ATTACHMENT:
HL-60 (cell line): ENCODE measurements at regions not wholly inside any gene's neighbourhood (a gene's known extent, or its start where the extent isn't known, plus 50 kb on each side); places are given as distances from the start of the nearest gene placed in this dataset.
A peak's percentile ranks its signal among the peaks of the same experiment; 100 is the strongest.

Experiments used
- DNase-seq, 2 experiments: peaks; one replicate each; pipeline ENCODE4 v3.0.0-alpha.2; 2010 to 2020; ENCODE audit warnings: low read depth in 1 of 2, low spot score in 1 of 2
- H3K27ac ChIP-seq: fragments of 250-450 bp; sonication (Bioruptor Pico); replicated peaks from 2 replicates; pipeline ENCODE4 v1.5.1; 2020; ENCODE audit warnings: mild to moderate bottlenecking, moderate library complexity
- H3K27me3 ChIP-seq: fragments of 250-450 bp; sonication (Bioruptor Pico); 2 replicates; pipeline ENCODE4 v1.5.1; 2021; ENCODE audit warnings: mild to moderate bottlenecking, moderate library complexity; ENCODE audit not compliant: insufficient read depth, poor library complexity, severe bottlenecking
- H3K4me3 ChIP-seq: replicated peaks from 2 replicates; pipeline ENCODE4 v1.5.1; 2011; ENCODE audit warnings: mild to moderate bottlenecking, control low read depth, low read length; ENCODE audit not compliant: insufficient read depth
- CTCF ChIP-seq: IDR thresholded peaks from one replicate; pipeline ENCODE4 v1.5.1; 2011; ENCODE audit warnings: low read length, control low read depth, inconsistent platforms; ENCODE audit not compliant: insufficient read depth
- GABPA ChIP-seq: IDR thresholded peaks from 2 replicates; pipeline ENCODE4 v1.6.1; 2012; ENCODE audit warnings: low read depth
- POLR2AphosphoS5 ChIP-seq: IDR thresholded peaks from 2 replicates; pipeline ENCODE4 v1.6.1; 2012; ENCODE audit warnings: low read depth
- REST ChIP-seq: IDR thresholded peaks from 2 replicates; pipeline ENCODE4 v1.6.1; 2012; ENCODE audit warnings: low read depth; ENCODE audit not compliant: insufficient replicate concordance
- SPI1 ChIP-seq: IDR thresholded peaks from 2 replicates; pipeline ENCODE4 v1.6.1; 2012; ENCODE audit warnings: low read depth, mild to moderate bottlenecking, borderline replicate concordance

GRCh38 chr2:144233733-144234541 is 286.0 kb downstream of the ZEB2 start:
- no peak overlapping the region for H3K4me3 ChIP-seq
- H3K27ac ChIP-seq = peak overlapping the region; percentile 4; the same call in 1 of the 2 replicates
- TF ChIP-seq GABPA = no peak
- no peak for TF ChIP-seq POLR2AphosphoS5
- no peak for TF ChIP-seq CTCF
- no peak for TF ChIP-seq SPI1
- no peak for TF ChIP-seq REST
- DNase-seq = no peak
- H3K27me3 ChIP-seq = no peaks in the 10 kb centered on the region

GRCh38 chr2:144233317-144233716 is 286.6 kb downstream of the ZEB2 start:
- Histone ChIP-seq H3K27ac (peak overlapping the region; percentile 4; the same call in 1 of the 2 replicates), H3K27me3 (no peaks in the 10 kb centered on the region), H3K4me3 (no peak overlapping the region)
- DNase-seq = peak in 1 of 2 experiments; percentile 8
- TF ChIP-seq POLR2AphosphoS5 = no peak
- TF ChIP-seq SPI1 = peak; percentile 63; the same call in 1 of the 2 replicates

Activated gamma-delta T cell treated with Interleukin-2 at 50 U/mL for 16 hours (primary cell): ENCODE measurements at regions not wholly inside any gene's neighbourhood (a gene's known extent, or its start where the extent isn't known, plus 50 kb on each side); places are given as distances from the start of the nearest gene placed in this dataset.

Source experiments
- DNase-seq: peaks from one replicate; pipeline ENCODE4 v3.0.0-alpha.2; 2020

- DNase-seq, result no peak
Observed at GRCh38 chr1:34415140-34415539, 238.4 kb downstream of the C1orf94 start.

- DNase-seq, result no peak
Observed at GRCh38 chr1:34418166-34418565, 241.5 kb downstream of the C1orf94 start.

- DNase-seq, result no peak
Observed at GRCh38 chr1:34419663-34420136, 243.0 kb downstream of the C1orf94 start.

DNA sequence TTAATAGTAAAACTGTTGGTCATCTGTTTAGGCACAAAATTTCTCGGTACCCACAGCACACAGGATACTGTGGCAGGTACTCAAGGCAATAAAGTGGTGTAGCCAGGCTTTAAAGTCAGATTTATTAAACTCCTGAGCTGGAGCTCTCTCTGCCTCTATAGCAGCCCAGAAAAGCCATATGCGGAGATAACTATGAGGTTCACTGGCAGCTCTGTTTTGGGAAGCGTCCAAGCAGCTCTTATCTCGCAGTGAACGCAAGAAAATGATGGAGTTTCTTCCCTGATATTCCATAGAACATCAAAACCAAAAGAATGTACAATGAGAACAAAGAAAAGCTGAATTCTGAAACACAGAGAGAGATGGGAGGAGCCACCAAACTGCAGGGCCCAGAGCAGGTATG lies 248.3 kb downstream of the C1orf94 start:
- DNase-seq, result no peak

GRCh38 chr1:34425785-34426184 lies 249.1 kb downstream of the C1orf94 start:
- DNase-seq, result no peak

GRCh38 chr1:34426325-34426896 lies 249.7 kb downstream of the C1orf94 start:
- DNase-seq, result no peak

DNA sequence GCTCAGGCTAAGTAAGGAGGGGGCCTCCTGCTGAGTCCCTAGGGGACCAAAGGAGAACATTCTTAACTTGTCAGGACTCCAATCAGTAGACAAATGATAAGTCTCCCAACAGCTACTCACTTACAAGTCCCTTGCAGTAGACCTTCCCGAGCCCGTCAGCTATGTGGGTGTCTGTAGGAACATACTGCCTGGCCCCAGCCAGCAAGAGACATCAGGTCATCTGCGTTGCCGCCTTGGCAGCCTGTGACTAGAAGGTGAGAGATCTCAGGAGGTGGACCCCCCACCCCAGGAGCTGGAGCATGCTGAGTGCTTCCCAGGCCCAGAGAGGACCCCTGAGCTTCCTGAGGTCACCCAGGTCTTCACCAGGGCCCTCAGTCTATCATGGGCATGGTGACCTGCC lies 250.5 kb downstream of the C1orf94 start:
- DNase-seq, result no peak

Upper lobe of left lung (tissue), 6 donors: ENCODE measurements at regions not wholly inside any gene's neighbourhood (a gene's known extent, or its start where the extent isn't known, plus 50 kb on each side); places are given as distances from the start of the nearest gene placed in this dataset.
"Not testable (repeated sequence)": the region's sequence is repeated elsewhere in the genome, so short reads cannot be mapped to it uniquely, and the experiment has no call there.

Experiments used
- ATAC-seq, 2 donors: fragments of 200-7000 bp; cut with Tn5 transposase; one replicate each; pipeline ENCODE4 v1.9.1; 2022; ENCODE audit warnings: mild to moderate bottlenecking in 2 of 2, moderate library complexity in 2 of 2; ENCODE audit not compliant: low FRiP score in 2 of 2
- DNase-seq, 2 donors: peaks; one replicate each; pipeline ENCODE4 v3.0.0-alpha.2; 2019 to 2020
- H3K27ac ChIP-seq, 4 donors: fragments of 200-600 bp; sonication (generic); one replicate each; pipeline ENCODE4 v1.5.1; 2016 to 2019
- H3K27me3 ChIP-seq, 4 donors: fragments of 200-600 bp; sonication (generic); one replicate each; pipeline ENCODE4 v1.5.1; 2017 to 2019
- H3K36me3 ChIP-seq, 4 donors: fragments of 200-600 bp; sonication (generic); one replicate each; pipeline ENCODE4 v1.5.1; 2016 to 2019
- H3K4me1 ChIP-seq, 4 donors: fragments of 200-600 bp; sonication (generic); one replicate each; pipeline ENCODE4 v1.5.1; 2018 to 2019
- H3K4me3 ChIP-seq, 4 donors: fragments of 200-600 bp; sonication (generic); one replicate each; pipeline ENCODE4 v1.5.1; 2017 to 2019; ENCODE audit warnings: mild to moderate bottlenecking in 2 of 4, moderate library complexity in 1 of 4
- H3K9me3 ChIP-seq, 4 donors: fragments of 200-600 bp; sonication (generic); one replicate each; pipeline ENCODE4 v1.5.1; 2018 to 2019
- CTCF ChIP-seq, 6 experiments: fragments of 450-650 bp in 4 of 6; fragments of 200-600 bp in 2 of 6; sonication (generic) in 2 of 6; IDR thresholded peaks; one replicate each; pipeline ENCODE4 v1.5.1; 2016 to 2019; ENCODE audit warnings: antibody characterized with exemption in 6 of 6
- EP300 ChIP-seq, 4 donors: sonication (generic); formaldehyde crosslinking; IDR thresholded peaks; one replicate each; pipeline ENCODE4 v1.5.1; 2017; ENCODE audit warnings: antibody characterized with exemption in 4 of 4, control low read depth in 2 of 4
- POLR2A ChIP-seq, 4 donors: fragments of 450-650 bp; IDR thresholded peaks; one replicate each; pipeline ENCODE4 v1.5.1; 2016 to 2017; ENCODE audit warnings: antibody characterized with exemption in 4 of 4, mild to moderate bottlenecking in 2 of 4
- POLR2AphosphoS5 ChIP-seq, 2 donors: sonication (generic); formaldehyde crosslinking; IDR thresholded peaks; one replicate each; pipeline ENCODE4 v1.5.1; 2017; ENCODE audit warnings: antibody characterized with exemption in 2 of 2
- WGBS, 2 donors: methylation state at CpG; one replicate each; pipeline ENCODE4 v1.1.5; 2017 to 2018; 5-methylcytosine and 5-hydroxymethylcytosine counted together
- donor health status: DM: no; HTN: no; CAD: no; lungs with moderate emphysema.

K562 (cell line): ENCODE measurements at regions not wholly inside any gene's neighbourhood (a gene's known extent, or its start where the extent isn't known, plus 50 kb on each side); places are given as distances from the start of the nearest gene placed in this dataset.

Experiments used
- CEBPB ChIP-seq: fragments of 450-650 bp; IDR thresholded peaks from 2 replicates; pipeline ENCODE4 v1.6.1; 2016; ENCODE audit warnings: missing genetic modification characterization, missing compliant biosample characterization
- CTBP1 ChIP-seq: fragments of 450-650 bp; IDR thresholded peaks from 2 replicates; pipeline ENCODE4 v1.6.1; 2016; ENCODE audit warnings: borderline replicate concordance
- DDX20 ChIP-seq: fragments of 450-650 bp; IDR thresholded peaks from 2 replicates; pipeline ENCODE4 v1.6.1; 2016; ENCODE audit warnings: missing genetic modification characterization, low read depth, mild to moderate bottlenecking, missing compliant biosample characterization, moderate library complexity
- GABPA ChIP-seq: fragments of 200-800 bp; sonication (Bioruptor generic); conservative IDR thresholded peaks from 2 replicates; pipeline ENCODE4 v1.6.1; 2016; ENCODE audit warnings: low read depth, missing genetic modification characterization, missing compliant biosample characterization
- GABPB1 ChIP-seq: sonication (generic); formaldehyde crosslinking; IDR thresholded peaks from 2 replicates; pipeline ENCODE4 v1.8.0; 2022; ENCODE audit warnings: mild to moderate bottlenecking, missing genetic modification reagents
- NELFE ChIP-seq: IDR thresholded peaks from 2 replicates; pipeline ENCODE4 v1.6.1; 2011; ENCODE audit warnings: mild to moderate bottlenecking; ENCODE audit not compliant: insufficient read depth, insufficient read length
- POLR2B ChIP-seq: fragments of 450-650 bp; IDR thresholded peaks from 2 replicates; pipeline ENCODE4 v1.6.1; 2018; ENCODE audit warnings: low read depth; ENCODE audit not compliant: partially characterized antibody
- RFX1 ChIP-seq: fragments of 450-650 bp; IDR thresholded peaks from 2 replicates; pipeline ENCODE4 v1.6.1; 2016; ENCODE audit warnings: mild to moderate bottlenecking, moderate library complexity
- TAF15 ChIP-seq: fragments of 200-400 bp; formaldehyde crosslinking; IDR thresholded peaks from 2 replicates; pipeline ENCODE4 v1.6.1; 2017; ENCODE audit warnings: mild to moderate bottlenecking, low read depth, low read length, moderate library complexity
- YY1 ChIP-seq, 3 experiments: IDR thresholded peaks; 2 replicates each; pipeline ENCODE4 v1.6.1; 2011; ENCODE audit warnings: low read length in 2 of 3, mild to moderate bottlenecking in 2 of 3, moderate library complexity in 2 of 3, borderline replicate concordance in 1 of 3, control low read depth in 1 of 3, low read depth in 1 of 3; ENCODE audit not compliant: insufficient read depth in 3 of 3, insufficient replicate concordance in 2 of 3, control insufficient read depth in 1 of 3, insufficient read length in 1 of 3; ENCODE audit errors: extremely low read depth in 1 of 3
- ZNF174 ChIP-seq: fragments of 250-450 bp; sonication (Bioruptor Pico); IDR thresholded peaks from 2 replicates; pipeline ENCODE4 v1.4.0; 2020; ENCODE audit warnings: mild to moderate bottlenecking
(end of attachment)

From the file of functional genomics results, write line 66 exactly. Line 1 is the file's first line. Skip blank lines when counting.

- DDX20 ChIP-seq: fragments of 450-650 bp; IDR thresholded peaks from 2 replicates; pipeline ENCODE4 v1.6.1; 2016; ENCODE audit warnings: missing genetic modification characterization, low read depth, mild to moderate bottlenecking, missing compliant biosample characterization, moderate library complexity